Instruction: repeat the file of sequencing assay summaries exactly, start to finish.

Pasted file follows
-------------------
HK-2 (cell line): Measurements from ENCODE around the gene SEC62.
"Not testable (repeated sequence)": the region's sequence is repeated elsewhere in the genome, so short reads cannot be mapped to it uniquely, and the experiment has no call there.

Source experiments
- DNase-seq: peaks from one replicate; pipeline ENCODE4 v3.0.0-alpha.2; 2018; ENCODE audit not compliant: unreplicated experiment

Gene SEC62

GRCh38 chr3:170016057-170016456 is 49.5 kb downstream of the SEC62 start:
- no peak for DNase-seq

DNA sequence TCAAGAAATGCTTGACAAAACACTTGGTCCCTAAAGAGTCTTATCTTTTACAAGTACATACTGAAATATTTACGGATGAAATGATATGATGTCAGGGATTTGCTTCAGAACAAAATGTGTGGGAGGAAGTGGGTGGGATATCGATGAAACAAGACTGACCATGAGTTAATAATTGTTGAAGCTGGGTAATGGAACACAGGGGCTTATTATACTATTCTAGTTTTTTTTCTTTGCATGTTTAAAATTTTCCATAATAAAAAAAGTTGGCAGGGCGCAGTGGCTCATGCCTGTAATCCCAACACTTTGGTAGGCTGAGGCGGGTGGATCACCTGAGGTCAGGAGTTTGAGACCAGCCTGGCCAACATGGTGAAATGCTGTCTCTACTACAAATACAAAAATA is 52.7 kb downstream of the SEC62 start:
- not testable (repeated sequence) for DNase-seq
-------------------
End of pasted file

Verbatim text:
HK-2 (cell line): Measurements from ENCODE around the gene SEC62.
"Not testable (repeated sequence)": the region's sequence is repeated elsewhere in the genome, so short reads cannot be mapped to it uniquely, and the experiment has no call there.

Source experiments
- DNase-seq: peaks from one replicate; pipeline ENCODE4 v3.0.0-alpha.2; 2018; ENCODE audit not compliant: unreplicated experiment

Gene SEC62

GRCh38 chr3:170016057-170016456 is 49.5 kb downstream of the SEC62 start:
- no peak for DNase-seq

DNA sequence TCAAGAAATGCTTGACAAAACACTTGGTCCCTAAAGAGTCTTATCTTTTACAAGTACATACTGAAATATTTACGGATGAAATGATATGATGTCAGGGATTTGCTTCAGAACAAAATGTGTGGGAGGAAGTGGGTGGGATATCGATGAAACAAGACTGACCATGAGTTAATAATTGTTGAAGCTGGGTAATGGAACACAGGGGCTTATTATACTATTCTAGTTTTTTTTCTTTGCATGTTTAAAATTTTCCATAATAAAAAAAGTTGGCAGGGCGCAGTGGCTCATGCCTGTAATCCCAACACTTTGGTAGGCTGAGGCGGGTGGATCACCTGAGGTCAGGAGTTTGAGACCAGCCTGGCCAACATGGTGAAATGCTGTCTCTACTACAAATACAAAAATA is 52.7 kb downstream of the SEC62 start:
- not testable (repeated sequence) for DNase-seq